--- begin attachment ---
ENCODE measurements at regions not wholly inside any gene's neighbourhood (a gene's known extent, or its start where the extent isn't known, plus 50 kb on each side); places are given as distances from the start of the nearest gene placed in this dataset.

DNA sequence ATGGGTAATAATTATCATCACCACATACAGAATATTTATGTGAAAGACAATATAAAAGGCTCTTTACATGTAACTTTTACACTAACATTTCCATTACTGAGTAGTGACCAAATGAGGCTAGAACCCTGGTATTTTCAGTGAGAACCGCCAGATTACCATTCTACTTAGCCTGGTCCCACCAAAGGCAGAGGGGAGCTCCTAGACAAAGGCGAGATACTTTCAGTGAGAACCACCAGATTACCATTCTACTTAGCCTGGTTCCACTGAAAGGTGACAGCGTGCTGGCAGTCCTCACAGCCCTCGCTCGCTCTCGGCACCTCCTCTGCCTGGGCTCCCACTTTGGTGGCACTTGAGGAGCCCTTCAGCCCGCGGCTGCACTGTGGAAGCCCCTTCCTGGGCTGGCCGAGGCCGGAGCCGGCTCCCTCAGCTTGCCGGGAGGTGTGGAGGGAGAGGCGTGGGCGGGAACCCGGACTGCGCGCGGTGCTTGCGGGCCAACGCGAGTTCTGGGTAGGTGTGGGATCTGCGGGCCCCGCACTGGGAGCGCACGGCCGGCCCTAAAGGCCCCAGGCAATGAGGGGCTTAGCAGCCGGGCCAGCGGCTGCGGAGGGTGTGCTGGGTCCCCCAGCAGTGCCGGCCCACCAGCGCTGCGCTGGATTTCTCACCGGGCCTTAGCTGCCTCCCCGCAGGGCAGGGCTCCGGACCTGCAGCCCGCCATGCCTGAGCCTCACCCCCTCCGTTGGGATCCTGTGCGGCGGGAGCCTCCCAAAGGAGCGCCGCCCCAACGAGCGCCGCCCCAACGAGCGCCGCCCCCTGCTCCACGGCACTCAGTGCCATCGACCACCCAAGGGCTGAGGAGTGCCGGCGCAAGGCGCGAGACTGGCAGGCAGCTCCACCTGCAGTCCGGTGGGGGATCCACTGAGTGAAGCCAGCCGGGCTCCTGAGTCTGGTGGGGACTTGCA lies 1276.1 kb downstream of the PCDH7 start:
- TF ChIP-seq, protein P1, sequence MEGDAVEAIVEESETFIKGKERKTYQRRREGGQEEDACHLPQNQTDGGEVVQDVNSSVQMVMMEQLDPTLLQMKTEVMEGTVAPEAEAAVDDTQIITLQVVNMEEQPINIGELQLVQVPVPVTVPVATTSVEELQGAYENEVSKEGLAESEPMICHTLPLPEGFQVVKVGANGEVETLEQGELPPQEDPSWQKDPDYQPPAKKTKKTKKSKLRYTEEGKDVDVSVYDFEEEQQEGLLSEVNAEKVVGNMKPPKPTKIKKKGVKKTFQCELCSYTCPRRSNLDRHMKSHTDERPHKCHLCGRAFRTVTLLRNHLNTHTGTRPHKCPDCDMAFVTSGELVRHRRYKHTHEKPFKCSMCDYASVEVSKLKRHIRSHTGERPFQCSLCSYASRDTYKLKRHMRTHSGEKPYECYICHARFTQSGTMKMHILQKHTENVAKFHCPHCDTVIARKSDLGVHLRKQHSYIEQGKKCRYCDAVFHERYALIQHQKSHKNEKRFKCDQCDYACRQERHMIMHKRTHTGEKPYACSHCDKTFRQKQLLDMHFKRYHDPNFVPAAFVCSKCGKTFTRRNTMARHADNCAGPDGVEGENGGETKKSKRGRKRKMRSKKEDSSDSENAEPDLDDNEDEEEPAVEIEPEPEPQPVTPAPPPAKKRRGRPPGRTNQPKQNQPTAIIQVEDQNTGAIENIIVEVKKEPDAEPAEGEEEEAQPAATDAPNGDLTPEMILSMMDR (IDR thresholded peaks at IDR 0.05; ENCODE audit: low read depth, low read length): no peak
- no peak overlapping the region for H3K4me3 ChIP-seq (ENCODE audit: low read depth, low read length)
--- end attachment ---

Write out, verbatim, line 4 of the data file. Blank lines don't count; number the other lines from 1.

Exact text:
- no peak overlapping the region for H3K4me3 ChIP-seq (ENCODE audit: low read depth, low read length)